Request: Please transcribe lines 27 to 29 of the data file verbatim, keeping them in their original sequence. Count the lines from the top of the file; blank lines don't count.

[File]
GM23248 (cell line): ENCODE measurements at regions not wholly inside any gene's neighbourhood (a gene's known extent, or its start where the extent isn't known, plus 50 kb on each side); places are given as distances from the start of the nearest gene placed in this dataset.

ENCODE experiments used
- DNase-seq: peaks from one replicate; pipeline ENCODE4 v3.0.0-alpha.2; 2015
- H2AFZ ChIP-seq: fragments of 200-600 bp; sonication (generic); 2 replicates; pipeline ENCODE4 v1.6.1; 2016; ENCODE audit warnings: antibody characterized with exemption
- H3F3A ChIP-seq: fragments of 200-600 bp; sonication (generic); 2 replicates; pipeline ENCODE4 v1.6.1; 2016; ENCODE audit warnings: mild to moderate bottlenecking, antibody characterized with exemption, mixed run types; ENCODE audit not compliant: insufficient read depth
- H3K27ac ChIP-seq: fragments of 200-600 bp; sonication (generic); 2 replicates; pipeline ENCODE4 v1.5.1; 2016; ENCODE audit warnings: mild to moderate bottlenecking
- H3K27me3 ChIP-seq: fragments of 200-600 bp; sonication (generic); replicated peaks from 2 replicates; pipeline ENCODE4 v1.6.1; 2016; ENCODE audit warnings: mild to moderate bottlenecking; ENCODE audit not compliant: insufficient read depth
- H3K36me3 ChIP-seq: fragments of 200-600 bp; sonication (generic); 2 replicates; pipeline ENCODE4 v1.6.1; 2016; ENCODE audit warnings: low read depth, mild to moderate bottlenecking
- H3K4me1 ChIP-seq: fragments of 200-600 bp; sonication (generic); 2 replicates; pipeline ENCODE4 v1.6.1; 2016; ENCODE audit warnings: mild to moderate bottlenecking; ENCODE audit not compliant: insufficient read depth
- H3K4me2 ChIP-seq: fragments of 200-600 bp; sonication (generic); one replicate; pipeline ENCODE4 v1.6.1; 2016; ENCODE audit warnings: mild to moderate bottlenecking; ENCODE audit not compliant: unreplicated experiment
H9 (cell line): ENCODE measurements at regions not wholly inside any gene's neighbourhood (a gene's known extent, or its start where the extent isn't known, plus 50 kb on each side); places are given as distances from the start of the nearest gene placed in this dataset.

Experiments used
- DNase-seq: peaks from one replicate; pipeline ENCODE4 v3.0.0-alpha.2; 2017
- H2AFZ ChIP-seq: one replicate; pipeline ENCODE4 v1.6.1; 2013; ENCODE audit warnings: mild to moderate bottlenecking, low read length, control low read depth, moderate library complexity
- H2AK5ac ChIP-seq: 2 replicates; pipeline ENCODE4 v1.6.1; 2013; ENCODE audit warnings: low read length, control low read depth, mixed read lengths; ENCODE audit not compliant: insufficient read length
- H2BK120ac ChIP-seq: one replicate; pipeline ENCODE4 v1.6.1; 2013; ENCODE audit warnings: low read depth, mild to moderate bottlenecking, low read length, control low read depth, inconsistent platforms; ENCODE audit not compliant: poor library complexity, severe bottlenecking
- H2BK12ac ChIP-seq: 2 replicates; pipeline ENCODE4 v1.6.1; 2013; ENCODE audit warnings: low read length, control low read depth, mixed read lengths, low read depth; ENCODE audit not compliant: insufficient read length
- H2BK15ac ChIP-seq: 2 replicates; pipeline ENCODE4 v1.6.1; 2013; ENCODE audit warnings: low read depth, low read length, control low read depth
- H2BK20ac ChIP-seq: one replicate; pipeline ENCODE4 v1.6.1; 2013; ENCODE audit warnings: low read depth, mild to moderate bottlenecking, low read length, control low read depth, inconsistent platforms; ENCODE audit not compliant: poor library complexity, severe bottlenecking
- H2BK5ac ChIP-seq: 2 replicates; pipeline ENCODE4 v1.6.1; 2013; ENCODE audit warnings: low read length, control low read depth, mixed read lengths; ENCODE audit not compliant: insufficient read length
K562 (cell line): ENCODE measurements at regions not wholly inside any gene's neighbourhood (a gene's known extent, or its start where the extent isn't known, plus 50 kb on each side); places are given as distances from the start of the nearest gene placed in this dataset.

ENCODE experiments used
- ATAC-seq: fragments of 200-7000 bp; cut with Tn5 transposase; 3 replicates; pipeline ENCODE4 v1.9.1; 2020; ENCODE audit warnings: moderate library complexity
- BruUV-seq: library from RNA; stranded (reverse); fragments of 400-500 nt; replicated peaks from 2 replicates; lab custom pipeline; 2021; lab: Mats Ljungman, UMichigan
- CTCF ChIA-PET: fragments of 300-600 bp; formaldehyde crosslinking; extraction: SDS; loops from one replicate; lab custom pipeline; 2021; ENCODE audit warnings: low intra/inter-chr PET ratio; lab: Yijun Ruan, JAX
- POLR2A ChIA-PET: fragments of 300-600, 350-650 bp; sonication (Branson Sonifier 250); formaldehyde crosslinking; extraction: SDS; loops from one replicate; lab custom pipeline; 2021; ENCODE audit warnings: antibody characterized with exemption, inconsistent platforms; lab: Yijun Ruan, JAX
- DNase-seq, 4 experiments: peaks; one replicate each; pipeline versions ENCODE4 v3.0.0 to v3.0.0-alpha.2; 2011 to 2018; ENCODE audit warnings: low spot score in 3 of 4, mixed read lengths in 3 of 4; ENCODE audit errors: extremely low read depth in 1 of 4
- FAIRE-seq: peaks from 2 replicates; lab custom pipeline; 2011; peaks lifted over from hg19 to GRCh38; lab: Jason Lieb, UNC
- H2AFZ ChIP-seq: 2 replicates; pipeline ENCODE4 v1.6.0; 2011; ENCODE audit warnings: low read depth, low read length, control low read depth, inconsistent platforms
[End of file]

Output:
- DNase-seq, 4 experiments: peaks; one replicate each; pipeline versions ENCODE4 v3.0.0 to v3.0.0-alpha.2; 2011 to 2018; ENCODE audit warnings: low spot score in 3 of 4, mixed read lengths in 3 of 4; ENCODE audit errors: extremely low read depth in 1 of 4
- FAIRE-seq: peaks from 2 replicates; lab custom pipeline; 2011; peaks lifted over from hg19 to GRCh38; lab: Jason Lieb, UNC
- H2AFZ ChIP-seq: 2 replicates; pipeline ENCODE4 v1.6.0; 2011; ENCODE audit warnings: low read depth, low read length, control low read depth, inconsistent platforms